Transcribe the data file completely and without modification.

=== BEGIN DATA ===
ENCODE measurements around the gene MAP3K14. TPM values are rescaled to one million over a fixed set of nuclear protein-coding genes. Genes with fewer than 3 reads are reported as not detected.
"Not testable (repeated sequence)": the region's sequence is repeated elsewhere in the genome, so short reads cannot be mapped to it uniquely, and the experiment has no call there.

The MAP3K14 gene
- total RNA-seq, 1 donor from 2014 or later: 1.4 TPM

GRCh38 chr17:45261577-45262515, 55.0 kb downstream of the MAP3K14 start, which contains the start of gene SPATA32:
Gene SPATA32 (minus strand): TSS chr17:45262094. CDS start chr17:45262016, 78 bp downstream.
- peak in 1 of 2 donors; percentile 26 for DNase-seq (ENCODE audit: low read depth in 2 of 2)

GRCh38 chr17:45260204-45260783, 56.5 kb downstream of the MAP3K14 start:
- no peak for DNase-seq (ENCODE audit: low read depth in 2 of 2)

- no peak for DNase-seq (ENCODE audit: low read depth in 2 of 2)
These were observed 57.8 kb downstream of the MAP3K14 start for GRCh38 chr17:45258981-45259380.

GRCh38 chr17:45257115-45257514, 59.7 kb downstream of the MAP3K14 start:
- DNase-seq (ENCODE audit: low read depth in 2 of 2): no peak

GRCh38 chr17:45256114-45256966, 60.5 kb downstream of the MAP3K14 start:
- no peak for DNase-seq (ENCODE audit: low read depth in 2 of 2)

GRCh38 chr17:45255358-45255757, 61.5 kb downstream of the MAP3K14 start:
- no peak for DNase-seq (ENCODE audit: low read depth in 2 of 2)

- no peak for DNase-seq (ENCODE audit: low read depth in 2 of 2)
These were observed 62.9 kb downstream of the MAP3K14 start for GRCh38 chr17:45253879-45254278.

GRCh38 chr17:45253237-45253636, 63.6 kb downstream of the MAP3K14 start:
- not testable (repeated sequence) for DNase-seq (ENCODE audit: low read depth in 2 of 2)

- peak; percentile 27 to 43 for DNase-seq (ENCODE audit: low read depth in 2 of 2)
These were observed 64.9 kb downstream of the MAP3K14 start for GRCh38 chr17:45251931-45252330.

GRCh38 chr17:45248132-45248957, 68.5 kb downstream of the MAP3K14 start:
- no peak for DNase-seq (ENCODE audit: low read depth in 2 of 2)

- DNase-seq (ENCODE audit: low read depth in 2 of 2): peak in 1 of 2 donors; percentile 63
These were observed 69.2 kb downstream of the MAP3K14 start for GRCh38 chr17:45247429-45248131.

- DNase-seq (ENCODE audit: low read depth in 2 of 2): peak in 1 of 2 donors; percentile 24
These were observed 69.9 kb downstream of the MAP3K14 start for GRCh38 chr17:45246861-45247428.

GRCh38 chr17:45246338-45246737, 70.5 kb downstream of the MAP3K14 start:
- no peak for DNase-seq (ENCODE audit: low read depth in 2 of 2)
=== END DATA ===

ENCODE measurements around the gene MAP3K14. TPM values are rescaled to one million over a fixed set of nuclear protein-coding genes. Genes with fewer than 3 reads are reported as not detected.
"Not testable (repeated sequence)": the region's sequence is repeated elsewhere in the genome, so short reads cannot be mapped to it uniquely, and the experiment has no call there.

The MAP3K14 gene
- total RNA-seq, 1 donor from 2014 or later: 1.4 TPM

GRCh38 chr17:45261577-45262515, 55.0 kb downstream of the MAP3K14 start, which contains the start of gene SPATA32:
Gene SPATA32 (minus strand): TSS chr17:45262094. CDS start chr17:45262016, 78 bp downstream.
- peak in 1 of 2 donors; percentile 26 for DNase-seq (ENCODE audit: low read depth in 2 of 2)

GRCh38 chr17:45260204-45260783, 56.5 kb downstream of the MAP3K14 start:
- no peak for DNase-seq (ENCODE audit: low read depth in 2 of 2)

- no peak for DNase-seq (ENCODE audit: low read depth in 2 of 2)
These were observed 57.8 kb downstream of the MAP3K14 start for GRCh38 chr17:45258981-45259380.

GRCh38 chr17:45257115-45257514, 59.7 kb downstream of the MAP3K14 start:
- DNase-seq (ENCODE audit: low read depth in 2 of 2): no peak

GRCh38 chr17:45256114-45256966, 60.5 kb downstream of the MAP3K14 start:
- no peak for DNase-seq (ENCODE audit: low read depth in 2 of 2)

GRCh38 chr17:45255358-45255757, 61.5 kb downstream of the MAP3K14 start:
- no peak for DNase-seq (ENCODE audit: low read depth in 2 of 2)

- no peak for DNase-seq (ENCODE audit: low read depth in 2 of 2)
These were observed 62.9 kb downstream of the MAP3K14 start for GRCh38 chr17:45253879-45254278.

GRCh38 chr17:45253237-45253636, 63.6 kb downstream of the MAP3K14 start:
- not testable (repeated sequence) for DNase-seq (ENCODE audit: low read depth in 2 of 2)

- peak; percentile 27 to 43 for DNase-seq (ENCODE audit: low read depth in 2 of 2)
These were observed 64.9 kb downstream of the MAP3K14 start for GRCh38 chr17:45251931-45252330.

GRCh38 chr17:45248132-45248957, 68.5 kb downstream of the MAP3K14 start:
- no peak for DNase-seq (ENCODE audit: low read depth in 2 of 2)

- DNase-seq (ENCODE audit: low read depth in 2 of 2): peak in 1 of 2 donors; percentile 63
These were observed 69.2 kb downstream of the MAP3K14 start for GRCh38 chr17:45247429-45248131.

- DNase-seq (ENCODE audit: low read depth in 2 of 2): peak in 1 of 2 donors; percentile 24
These were observed 69.9 kb downstream of the MAP3K14 start for GRCh38 chr17:45246861-45247428.

GRCh38 chr17:45246338-45246737, 70.5 kb downstream of the MAP3K14 start:
- no peak for DNase-seq (ENCODE audit: low read depth in 2 of 2)